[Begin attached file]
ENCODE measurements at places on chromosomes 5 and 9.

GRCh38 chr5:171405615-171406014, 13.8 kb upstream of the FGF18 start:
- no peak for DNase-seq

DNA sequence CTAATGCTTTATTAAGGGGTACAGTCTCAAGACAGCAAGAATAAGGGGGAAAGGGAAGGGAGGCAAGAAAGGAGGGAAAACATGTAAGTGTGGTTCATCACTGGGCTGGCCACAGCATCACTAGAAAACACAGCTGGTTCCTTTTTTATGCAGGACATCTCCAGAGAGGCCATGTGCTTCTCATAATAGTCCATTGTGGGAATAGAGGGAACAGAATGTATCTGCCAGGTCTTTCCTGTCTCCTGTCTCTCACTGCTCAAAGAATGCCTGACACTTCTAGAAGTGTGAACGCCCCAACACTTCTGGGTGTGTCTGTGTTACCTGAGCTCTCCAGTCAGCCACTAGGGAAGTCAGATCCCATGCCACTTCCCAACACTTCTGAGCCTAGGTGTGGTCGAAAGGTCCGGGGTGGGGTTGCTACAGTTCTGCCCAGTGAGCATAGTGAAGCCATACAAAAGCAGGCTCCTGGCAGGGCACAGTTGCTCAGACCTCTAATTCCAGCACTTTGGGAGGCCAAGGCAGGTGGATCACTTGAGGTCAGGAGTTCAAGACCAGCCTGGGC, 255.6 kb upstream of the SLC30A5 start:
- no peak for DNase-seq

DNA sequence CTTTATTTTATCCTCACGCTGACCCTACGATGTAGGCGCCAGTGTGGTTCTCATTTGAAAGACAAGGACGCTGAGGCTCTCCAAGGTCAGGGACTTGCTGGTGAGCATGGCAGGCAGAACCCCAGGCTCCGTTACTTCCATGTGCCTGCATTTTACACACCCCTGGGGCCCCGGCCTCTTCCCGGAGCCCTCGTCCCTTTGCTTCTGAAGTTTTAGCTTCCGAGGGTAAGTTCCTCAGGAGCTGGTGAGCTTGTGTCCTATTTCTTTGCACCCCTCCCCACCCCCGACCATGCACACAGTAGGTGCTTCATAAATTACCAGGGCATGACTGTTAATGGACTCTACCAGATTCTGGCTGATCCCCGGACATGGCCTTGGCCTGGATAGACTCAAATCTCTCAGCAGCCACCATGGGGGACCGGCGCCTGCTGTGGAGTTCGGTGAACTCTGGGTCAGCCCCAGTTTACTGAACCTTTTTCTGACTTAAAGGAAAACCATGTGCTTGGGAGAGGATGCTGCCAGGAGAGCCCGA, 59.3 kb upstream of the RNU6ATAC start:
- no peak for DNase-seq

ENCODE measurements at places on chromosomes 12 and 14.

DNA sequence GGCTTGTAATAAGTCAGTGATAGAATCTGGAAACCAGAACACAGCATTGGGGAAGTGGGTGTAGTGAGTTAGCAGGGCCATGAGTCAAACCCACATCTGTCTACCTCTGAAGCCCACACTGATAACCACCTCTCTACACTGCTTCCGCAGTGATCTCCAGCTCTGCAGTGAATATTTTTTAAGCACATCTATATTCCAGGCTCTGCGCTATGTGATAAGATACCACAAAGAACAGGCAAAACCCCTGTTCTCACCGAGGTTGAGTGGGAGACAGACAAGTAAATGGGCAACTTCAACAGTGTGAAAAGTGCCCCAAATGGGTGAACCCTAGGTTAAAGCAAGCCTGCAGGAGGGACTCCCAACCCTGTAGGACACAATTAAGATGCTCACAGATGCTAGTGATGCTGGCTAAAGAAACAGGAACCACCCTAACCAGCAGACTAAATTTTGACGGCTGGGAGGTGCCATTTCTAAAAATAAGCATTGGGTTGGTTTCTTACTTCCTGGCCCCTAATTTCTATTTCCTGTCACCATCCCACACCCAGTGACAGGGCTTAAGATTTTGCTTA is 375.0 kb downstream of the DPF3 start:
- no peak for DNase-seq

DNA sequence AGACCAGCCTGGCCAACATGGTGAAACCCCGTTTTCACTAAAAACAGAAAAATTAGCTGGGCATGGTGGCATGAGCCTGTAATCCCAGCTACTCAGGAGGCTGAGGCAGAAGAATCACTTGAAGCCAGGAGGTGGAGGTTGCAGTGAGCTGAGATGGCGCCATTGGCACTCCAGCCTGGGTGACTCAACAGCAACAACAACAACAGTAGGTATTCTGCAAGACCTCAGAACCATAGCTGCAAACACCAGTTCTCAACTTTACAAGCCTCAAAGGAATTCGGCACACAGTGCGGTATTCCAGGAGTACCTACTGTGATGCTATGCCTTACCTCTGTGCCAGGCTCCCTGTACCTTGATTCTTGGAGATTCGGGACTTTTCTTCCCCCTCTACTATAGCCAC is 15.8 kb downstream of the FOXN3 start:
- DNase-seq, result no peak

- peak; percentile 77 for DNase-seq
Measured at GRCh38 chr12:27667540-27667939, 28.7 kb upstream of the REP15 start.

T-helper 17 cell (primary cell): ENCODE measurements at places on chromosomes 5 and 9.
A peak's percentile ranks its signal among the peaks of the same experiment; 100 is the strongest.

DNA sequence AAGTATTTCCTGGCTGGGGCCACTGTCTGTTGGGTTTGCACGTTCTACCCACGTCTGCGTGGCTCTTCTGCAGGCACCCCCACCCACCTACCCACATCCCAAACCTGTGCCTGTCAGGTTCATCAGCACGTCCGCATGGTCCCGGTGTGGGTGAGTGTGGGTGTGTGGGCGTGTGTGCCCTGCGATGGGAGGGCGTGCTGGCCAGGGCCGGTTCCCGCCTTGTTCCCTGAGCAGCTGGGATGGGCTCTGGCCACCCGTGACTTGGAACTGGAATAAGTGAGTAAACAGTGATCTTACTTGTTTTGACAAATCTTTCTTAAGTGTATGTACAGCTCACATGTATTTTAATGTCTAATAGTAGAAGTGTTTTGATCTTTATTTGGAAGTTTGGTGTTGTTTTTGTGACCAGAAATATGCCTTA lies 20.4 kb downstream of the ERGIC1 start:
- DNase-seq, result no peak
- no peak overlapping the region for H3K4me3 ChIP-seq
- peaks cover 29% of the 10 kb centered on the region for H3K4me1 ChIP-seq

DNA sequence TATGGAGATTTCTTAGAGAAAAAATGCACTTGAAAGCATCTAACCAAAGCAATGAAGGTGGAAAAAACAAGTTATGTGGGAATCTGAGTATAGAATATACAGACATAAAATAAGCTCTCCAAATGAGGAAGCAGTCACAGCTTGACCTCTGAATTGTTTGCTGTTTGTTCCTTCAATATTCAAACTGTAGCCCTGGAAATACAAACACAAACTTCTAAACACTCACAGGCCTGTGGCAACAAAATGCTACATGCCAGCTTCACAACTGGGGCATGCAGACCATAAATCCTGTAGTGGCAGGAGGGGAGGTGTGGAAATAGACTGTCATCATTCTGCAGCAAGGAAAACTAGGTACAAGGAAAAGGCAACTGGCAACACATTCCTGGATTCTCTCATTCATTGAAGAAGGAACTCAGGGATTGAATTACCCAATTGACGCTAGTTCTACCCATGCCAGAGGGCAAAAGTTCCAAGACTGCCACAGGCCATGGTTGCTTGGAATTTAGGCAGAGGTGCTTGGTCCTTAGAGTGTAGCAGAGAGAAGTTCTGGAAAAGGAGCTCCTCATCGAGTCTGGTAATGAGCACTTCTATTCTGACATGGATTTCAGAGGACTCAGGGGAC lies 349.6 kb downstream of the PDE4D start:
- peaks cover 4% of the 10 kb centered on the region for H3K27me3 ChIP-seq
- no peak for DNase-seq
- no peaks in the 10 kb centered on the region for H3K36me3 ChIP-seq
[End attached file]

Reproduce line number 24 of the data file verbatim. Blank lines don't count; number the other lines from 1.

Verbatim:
- no peaks in the 10 kb centered on the region for H3K36me3 ChIP-seq